A high-resolution photograph of an iris, the colored part of the eye, contains 240 unique points of reference for identifying a person — that’s about 100 more reference points than a fingerprint, according to the FBI. Although iris recognition is nowhere near replacing fingerprint technologies and databases, it’s become a popular way for law enforcement and corrections agencies to add another layer of certainty when identifying offenders.
More than 2,100 departments in 27 states use iris recognition, according to media reports from 2007. And in November 2010, the technology received high-profile coverage when the New York City Police Department (NYPD) began using it. Paul Browne, the NYPD’s chief spokesman, said via e-mail that two incidents drove the department’s use of the technology: “In early 2010, where [two] individuals awaiting arraignment escaped incarceration by feigning to be individuals being arraigned for lesser offenses,” he wrote.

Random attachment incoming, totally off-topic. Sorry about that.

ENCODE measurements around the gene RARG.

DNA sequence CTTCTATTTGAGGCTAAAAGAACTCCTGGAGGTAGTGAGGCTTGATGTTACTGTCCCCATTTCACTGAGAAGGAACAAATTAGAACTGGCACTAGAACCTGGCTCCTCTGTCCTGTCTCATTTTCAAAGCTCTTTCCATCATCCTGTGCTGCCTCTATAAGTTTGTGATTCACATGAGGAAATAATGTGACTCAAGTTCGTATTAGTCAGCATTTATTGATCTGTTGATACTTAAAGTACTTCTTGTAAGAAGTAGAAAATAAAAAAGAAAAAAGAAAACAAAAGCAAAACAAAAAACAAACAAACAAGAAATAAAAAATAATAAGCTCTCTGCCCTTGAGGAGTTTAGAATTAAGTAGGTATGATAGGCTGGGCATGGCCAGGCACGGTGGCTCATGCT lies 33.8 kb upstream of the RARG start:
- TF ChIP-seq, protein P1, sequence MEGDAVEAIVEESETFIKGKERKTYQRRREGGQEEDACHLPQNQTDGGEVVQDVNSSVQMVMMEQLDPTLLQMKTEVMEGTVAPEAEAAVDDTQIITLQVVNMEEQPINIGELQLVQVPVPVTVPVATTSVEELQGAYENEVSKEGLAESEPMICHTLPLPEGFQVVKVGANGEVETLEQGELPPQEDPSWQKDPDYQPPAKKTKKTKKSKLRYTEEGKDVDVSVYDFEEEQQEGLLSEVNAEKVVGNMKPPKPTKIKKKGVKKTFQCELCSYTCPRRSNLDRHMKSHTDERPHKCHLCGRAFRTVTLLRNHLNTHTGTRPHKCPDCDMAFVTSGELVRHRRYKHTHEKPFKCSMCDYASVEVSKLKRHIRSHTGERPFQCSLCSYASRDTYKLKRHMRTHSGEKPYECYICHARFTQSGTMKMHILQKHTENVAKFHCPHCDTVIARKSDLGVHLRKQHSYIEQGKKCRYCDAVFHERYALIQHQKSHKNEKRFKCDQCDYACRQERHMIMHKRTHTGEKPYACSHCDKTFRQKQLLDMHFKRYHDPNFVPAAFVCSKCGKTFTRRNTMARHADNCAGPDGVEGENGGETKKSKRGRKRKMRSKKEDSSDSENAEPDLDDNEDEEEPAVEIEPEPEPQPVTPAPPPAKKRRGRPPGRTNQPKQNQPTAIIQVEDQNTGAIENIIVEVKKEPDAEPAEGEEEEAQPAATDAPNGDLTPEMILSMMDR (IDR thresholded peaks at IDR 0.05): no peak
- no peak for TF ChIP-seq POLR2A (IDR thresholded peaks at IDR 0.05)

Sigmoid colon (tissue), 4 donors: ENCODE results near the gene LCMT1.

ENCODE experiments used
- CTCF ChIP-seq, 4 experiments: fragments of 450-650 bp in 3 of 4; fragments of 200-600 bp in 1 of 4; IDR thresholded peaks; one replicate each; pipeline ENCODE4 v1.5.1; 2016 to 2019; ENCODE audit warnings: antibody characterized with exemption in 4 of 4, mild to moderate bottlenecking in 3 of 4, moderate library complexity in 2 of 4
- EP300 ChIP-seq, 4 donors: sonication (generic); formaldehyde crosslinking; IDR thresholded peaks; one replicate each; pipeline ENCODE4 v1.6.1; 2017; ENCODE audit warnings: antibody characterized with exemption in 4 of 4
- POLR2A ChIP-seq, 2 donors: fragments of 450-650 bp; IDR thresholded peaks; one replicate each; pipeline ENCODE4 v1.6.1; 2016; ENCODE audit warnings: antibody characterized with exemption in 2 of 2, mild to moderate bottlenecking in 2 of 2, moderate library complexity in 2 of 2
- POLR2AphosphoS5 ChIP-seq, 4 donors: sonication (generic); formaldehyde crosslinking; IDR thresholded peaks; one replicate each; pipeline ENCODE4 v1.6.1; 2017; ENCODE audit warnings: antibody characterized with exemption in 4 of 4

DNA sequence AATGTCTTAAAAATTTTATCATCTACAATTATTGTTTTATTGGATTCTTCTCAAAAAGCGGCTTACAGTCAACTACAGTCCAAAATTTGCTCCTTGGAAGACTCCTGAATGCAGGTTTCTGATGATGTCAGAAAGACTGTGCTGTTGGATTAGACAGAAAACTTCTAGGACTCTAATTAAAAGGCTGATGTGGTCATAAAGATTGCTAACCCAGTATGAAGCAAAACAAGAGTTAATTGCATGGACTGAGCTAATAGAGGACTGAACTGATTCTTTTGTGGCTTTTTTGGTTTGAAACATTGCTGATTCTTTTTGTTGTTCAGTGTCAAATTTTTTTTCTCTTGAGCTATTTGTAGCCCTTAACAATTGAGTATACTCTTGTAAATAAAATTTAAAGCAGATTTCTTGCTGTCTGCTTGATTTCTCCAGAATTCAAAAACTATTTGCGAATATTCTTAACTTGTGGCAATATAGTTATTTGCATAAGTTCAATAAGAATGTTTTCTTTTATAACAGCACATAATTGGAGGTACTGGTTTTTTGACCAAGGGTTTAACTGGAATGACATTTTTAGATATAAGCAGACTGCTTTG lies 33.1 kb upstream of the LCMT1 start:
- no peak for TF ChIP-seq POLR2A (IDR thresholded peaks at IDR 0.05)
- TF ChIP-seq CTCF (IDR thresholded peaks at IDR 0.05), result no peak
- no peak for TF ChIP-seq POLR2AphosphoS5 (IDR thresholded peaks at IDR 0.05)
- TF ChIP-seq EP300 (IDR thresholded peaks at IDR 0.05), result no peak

Join us on our
Share this page with your friends
on your favorite social network: